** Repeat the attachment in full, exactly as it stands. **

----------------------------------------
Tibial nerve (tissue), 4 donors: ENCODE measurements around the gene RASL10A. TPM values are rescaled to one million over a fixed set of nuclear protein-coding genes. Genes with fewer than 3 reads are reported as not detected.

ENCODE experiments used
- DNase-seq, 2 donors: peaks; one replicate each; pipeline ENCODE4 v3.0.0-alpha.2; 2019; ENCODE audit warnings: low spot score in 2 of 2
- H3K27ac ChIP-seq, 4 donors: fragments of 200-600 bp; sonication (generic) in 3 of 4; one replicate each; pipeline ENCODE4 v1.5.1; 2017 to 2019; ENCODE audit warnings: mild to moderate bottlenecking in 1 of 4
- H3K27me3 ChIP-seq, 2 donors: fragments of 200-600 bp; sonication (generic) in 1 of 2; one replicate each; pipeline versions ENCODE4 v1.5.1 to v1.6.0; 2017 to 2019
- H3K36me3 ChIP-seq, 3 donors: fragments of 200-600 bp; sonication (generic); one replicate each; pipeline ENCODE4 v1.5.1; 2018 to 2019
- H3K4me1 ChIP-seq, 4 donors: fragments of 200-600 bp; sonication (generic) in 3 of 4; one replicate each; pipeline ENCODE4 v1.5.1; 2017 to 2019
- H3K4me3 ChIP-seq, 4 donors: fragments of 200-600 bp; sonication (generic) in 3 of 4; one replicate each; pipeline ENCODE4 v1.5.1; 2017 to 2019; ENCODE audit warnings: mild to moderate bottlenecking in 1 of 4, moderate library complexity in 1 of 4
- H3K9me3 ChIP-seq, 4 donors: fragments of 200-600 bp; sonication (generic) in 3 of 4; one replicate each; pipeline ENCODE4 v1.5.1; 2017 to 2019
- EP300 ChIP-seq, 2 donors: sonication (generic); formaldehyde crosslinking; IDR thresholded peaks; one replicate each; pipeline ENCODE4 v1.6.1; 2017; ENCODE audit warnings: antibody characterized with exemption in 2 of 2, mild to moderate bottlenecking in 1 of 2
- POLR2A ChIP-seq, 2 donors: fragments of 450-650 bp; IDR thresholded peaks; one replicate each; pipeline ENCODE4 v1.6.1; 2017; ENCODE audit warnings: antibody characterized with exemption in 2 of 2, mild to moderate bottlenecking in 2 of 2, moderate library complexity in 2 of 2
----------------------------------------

Tibial nerve (tissue), 4 donors: ENCODE measurements around the gene RASL10A. TPM values are rescaled to one million over a fixed set of nuclear protein-coding genes. Genes with fewer than 3 reads are reported as not detected.

ENCODE experiments used
- DNase-seq, 2 donors: peaks; one replicate each; pipeline ENCODE4 v3.0.0-alpha.2; 2019; ENCODE audit warnings: low spot score in 2 of 2
- H3K27ac ChIP-seq, 4 donors: fragments of 200-600 bp; sonication (generic) in 3 of 4; one replicate each; pipeline ENCODE4 v1.5.1; 2017 to 2019; ENCODE audit warnings: mild to moderate bottlenecking in 1 of 4
- H3K27me3 ChIP-seq, 2 donors: fragments of 200-600 bp; sonication (generic) in 1 of 2; one replicate each; pipeline versions ENCODE4 v1.5.1 to v1.6.0; 2017 to 2019
- H3K36me3 ChIP-seq, 3 donors: fragments of 200-600 bp; sonication (generic); one replicate each; pipeline ENCODE4 v1.5.1; 2018 to 2019
- H3K4me1 ChIP-seq, 4 donors: fragments of 200-600 bp; sonication (generic) in 3 of 4; one replicate each; pipeline ENCODE4 v1.5.1; 2017 to 2019
- H3K4me3 ChIP-seq, 4 donors: fragments of 200-600 bp; sonication (generic) in 3 of 4; one replicate each; pipeline ENCODE4 v1.5.1; 2017 to 2019; ENCODE audit warnings: mild to moderate bottlenecking in 1 of 4, moderate library complexity in 1 of 4
- H3K9me3 ChIP-seq, 4 donors: fragments of 200-600 bp; sonication (generic) in 3 of 4; one replicate each; pipeline ENCODE4 v1.5.1; 2017 to 2019
- EP300 ChIP-seq, 2 donors: sonication (generic); formaldehyde crosslinking; IDR thresholded peaks; one replicate each; pipeline ENCODE4 v1.6.1; 2017; ENCODE audit warnings: antibody characterized with exemption in 2 of 2, mild to moderate bottlenecking in 1 of 2
- POLR2A ChIP-seq, 2 donors: fragments of 450-650 bp; IDR thresholded peaks; one replicate each; pipeline ENCODE4 v1.6.1; 2017; ENCODE audit warnings: antibody characterized with exemption in 2 of 2, mild to moderate bottlenecking in 2 of 2, moderate library complexity in 2 of 2